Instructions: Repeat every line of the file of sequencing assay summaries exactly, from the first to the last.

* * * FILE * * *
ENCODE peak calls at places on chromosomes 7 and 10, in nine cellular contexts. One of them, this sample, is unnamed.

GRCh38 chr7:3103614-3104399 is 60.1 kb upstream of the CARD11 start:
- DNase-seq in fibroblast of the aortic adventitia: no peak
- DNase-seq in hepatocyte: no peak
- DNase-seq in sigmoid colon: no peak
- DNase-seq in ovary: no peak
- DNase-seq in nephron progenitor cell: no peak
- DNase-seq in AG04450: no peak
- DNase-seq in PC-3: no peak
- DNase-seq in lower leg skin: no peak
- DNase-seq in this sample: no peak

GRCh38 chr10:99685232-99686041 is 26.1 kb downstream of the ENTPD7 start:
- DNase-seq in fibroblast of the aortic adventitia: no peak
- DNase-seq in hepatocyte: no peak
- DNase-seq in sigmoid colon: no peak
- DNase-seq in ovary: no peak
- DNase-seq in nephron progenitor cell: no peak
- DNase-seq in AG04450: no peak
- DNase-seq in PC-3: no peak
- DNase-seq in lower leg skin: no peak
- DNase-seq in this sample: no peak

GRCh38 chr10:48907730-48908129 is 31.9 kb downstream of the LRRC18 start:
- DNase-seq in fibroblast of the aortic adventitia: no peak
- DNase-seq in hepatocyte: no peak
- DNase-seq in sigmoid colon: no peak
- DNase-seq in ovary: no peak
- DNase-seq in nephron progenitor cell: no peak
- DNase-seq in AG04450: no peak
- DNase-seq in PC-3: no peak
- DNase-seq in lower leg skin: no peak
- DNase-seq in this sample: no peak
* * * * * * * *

ENCODE peak calls at places on chromosomes 7 and 10, in nine cellular contexts. One of them, this sample, is unnamed.

GRCh38 chr7:3103614-3104399 is 60.1 kb upstream of the CARD11 start:
- DNase-seq in fibroblast of the aortic adventitia: no peak
- DNase-seq in hepatocyte: no peak
- DNase-seq in sigmoid colon: no peak
- DNase-seq in ovary: no peak
- DNase-seq in nephron progenitor cell: no peak
- DNase-seq in AG04450: no peak
- DNase-seq in PC-3: no peak
- DNase-seq in lower leg skin: no peak
- DNase-seq in this sample: no peak

GRCh38 chr10:99685232-99686041 is 26.1 kb downstream of the ENTPD7 start:
- DNase-seq in fibroblast of the aortic adventitia: no peak
- DNase-seq in hepatocyte: no peak
- DNase-seq in sigmoid colon: no peak
- DNase-seq in ovary: no peak
- DNase-seq in nephron progenitor cell: no peak
- DNase-seq in AG04450: no peak
- DNase-seq in PC-3: no peak
- DNase-seq in lower leg skin: no peak
- DNase-seq in this sample: no peak

GRCh38 chr10:48907730-48908129 is 31.9 kb downstream of the LRRC18 start:
- DNase-seq in fibroblast of the aortic adventitia: no peak
- DNase-seq in hepatocyte: no peak
- DNase-seq in sigmoid colon: no peak
- DNase-seq in ovary: no peak
- DNase-seq in nephron progenitor cell: no peak
- DNase-seq in AG04450: no peak
- DNase-seq in PC-3: no peak
- DNase-seq in lower leg skin: no peak
- DNase-seq in this sample: no peak